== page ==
The only actor to constantly advocate for women's rights, human rights and issues plaguing the Pakistani society in general, Osman Khalid Butt has never shied away from speaking his mind and this time too, his fiery opinions were no different.

In an interview with Mira Sethi on her show, Hello! Mira Sethi, the Diyar-e-Dil actor addressed the awaam, perplexed by their constant hate and criticism on one another, as well as a perpetual disgust for feminism and all things they categorise as 'liberal' according to their own convenience.

"No one has ever been able to define to me what Pakistani culture really is," said Osman. "I remember being young and doing folk dances — Sindhi, Balochi. I used to take part in all my annual school functions. No one ever said you're distorting our cultural and moral fabric."

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The star also said that it was unfortunate that religion was being used as a tool to manipulate, instead of a tool of enlightenment, of love, of peace, progression and coexistence.

"There was a woman exercising on national television — and it is national embarrassment, that both your news reporters and politicians questioned 'To what extent will we bare this vulgarity in the name of liberalism and westernisation'?"

"The problem is that our audience doesn't even know what liberal is. It's used as a cuss word now. 'You are pseudo-liberal, you are a western puppet. If you know such cool terminologies, then look at what philosophy feminism is. You think it is that women want to be vulgar?!"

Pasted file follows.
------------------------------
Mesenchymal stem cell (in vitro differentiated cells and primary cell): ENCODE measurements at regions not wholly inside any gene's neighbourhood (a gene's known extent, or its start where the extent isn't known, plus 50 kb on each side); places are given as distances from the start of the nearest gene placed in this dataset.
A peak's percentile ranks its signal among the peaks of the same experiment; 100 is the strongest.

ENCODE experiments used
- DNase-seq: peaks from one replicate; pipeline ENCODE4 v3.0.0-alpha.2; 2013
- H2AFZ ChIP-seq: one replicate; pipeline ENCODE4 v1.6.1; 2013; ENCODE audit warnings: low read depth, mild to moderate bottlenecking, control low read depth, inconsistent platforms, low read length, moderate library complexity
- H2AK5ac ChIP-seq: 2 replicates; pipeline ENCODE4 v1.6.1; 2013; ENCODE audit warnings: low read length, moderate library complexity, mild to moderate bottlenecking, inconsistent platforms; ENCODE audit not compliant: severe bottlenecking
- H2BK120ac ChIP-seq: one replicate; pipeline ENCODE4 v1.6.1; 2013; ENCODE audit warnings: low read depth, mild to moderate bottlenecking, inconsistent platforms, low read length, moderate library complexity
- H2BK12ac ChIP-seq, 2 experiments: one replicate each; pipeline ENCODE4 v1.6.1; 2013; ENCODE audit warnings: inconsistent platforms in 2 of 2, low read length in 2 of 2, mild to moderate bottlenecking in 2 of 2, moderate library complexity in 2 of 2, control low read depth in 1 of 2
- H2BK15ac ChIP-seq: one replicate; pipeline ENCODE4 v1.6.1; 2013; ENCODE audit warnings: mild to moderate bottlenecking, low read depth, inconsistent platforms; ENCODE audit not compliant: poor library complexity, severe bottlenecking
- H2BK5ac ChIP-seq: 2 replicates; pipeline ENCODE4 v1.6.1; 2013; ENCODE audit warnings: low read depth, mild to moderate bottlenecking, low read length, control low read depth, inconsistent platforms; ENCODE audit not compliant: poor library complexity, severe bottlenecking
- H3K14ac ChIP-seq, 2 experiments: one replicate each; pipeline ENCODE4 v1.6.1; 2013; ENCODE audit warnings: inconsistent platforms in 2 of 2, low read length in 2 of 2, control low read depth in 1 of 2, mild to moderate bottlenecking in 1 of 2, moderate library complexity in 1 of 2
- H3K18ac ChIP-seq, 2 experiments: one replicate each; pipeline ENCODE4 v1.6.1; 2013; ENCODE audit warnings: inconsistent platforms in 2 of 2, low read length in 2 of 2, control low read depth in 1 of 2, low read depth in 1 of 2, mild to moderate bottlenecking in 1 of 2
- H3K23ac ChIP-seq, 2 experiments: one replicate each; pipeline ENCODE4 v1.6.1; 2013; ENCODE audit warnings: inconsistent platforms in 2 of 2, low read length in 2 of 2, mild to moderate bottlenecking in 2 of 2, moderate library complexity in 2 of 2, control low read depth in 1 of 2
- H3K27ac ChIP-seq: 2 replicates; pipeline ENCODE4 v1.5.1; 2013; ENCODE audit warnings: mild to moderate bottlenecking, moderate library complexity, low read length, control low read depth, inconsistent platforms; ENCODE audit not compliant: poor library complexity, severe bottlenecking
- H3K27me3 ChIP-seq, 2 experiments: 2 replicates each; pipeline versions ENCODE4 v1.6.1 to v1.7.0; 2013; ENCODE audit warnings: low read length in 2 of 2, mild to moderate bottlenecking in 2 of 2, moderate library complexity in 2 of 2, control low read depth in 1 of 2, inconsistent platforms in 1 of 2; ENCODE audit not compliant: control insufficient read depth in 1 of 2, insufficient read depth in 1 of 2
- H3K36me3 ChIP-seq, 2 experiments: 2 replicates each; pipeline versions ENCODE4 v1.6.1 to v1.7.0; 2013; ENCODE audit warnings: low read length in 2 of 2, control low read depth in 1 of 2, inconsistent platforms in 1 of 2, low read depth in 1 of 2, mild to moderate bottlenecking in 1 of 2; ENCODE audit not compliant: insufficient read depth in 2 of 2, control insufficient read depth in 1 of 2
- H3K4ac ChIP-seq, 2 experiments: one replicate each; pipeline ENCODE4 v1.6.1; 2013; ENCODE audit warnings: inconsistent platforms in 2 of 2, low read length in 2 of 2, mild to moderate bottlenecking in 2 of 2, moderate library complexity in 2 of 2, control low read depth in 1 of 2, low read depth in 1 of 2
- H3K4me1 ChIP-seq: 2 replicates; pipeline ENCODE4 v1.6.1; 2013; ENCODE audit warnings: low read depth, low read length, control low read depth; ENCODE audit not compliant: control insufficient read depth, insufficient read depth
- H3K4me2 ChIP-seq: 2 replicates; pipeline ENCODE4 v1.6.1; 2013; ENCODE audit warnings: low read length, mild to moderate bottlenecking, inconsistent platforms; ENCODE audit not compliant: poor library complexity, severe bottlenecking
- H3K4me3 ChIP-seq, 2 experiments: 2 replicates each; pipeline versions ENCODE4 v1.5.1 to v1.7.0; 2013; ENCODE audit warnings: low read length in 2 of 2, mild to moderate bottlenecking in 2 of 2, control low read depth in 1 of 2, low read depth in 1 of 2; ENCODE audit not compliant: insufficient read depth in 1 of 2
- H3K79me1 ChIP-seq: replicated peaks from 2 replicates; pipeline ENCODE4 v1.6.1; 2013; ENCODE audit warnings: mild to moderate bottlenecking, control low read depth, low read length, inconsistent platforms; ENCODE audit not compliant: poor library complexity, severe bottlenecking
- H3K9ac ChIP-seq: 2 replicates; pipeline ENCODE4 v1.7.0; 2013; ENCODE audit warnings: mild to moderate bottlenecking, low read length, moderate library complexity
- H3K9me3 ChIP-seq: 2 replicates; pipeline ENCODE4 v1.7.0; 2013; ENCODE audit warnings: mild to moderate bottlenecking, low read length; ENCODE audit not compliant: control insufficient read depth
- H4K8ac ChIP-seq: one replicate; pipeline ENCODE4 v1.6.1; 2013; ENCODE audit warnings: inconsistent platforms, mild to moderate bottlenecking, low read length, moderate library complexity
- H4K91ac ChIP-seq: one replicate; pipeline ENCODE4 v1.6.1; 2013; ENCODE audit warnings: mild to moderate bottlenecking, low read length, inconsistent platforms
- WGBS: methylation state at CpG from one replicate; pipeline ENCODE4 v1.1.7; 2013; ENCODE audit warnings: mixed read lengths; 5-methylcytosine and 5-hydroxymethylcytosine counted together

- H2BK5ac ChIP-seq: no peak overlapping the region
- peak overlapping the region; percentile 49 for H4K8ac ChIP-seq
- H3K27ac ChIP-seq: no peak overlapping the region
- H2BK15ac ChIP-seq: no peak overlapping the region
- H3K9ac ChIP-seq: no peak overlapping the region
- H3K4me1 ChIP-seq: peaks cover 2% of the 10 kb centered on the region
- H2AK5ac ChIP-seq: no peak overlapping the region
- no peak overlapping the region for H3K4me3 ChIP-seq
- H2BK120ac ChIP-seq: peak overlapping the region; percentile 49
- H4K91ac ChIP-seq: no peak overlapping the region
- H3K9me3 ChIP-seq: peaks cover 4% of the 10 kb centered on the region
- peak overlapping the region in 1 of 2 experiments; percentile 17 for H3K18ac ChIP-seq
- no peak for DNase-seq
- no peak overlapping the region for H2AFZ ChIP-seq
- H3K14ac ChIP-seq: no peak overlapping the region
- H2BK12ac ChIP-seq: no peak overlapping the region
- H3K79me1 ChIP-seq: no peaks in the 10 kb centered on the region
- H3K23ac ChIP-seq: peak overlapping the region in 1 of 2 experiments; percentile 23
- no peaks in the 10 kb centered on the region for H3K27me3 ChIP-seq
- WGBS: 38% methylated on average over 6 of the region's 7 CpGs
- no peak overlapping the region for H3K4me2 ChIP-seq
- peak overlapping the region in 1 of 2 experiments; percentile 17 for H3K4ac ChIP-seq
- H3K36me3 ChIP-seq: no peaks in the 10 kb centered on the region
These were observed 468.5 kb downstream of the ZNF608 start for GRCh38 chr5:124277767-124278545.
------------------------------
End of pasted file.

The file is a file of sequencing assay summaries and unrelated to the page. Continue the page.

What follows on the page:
"It's so strange to me because now the entire world is in your palms. Any information you want is on your phone. So this means that you don't want to study. It's a conscious decision. Had this been happening in 1980, I would've understood that oh, we don't have the means to educate ourselves. But now? What's your excuse now?"

Speaking on the desire to speak up on women's behalf, Butt admitted it wasn't a calculated move.

"It's just my upbringing, and the injustices I've witnessed in my own childhood which made me very sensitive to the plight of women specifically," he said, admitting that it was a quote by an American feminist, recommended by a friend, that has stuck with him like a mantra.

"'The social is the political'. Your personal problems are related to the socio-political society you find yourself in. The solutions to it will also come through social change then," the Balu Mahi actor said.

"Artists are mostly responsible for this because art is very socially relevant. It teaches you empathy," he added, revealing that he is aware how many celebrities with huge fan followings often say something problematic without realising there are many who are influenced by them.

"And it's not just that I'm saying things online. Two years into my career, I decided I won't be speaking any problematic lines in a script, especially if my character is being presented on the screen like a moral compass."

All hail, OKB!

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